- Oculus Quest 2
- HP Reverb G2
Best PC VR Experience
- Valve VR Index
VR is one of the coolest ways to experience gaming. Total immersion into an interactive world – provided you have the tech, of course. Well, thankfully there are plenty of options since VR is no longer confined to a niche or novelty. There are plenty of competing headsets, competing providers and competing systems out there.
Don’t worry, we’re here to help – we compiled a list of the best VR headsets to get in 2021, whether you’re a beginner or a VR veteran!
- Easy to set up
- Variable lens distance
- 1832×1920px per eye
- 90Hz refresh rate
- Qualcomm® Snapdragon XR2
- 6GB RAM
For a long time, VR was restricted to ‘within a few feet of your PC’. This is no longer the case, however, the first few wireless headsets struggled with subpar performance. The Quest 2 is proof that doesn’t need to be the case. It offers its own library of paid as well as free games that require no connection to a PC at all. That said if you want to link up, you can – you can natively play Steam VR games as well as for example titles from your Rift library. If you’re tech-savvy, you can even sideload entire apps from other sources – but that’s optional. There is plenty to do even without that, and the screen and image quality are top tier.
Battery life is an issue of course, and that is one of the main limiting factors – you’ll want to grab a battery pack if you’ll be playing for longer. Another drawback is the fact that you need a Facebook account to play. The headset platform is owned by Facebook, and you need an account to make a profile and log in.
- Steam’s own hardware
- Fantastic controllers
- Sturdy build
- Wide FOV
- 1440 x 1600px per eye
- up to 144Hz refresh rate
- Qualcomm® Snapdragon XR2
- RGB subpixel array eliminates screen-door effect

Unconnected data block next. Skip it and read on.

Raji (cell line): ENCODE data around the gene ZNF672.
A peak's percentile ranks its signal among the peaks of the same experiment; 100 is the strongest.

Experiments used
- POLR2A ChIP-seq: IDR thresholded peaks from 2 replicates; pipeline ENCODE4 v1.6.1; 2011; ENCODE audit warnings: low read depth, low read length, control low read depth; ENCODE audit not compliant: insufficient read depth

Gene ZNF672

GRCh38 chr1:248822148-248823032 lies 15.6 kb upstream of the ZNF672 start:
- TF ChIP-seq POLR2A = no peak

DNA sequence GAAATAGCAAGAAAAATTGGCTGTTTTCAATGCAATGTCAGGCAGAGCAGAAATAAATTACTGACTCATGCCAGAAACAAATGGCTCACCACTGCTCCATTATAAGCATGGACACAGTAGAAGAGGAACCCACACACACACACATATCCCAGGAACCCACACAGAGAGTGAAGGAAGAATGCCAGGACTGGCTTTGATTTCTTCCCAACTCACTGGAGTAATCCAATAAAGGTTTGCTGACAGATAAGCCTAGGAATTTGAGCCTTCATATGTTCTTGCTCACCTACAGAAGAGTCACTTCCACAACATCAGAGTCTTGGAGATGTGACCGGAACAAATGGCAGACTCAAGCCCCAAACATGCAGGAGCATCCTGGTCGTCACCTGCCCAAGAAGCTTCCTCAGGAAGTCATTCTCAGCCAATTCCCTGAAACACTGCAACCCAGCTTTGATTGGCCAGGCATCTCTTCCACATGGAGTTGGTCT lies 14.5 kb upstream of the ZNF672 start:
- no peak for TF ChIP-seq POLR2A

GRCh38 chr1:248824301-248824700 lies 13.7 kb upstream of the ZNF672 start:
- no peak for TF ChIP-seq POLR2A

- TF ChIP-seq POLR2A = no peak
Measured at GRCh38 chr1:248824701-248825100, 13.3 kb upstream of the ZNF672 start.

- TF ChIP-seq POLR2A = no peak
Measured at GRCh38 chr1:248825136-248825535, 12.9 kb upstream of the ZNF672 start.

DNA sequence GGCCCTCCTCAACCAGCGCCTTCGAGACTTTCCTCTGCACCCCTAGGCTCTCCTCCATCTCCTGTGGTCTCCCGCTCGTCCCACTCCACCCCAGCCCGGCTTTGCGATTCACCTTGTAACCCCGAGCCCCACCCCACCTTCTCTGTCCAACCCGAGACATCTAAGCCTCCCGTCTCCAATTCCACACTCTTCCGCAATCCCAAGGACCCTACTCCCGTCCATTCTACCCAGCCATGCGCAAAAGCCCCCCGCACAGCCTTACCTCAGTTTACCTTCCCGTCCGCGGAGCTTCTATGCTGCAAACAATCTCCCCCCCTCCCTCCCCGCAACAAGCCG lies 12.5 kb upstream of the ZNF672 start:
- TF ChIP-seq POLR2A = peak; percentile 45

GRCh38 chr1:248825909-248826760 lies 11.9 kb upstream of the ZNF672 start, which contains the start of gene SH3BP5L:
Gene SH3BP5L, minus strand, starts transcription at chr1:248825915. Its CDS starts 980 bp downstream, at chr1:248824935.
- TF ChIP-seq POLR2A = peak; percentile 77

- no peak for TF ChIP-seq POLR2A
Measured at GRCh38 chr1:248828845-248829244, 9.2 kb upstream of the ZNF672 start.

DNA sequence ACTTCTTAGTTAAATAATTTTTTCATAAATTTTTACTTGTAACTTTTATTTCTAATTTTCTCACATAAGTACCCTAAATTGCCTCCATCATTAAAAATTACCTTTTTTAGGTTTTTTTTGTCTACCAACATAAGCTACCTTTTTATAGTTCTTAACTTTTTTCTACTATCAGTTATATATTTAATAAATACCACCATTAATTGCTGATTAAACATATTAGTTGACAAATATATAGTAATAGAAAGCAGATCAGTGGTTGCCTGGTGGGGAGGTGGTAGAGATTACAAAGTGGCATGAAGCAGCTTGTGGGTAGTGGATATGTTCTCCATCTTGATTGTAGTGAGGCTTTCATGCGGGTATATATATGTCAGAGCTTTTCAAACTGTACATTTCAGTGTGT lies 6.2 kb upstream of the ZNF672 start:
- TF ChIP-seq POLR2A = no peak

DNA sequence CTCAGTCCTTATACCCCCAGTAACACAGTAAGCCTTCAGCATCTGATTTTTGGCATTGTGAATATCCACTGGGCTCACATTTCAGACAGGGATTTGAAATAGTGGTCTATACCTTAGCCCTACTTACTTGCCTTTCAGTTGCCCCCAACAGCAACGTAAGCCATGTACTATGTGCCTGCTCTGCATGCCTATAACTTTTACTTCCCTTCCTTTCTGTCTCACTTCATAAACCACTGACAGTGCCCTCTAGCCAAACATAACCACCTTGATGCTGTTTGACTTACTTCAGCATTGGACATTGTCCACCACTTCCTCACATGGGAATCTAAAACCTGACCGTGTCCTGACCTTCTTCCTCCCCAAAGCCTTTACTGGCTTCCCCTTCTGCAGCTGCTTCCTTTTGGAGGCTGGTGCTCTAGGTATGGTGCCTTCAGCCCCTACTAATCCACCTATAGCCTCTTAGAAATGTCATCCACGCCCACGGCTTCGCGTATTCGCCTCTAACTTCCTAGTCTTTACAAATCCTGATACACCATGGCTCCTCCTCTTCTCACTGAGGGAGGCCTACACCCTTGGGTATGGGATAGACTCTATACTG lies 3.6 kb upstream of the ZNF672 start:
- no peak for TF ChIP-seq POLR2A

Unsurprisingly, Valve’s own brand VR headset is top of the line. Although the full setup is quite expensive, and additional extra parts if needed further add to that, it offers one of the best experiences you can get in PC VR. Tracking and build are both impeccable and the overall experience is fantastic.
That isn’t to say that there aren’t some downsides as well – all that performance and tech is quite heavy, and where headsets like the Quest 2 put an emphasis on comfort, the Index has glued-on foam pads that seriously limit wearer comfort options. As far as playing experiences go, this headset is definitely one of the best out there, but you likely won’t want to wear it for too long at a time.
- Windows Mixed Reality headset
- Compatible with Steam VR
- Light & comfortable
- 2160x2160px per eye
- up to 114 degree FOV
- Drop-down speakers
The Reverb G2 is the ultimate choice for simulation fans. It has the highest resolution of any VR headset out there at the moment and while that makes high demands of the PC it’s connected to, the performance it offers is incredible. Sim racers and other sim fans are unlikely to find a better headset for their gaming experience.
The Reverb G2 isn’t perfect though – for a mid-range priced headset, the controllers are subpar, and users have reported some tracking issues that can make gaming a bit frustrating at times. While easy to set up and use with either SteamVR or OpenVR, the Reverb doesn’t offer the same dedicated platform as an Oculus device for example – instead, it relies on the Windows Mixed Reality platform to run.
- Customisation features
- Augmented base stations compared to the base model
- Room-scale VR
- 1440x1700px per eye
- Dual 3.4″ LCD screens
- Modular faceplate
The HTC Vive Cosmos is an upgraded and improved version of the original Vive. It features an overhauled headset design as well as new controllers that are fairly similar to the Oculus Quest 2 ones in design. The most interesting feature for many is probably the modular capabilities – while with most headsets what you see is what you get, the Cosmos has a modular faceplate that can be swapped out – for example, for a SteamVR faceplate. This would make the headset compatible with the Index VR base station and trackers. There will also be a wireless adapter kit (not yet released at the time of the review) as well as potential additional faceplate options in the future.
As for the headset itself, it offers solid mid-level performance for an average price, with light controllers and a sturdy and well-built headset. There are plenty of comfort accessories available, including options for additional safety straps on headset and controllers. Unlike previous models, this one doesn’t actually require outside trackers and is so easier to set up and use.
These are our top 4 picks for VR headsets. Of course, there are plenty of other choices as well – the HTC Vive and Playstation VR for example are strong contenders, and the Rift S also has its fans, despite being weaker, performance-wise, than its Quest sibling. What’s your favourite VR platform and why?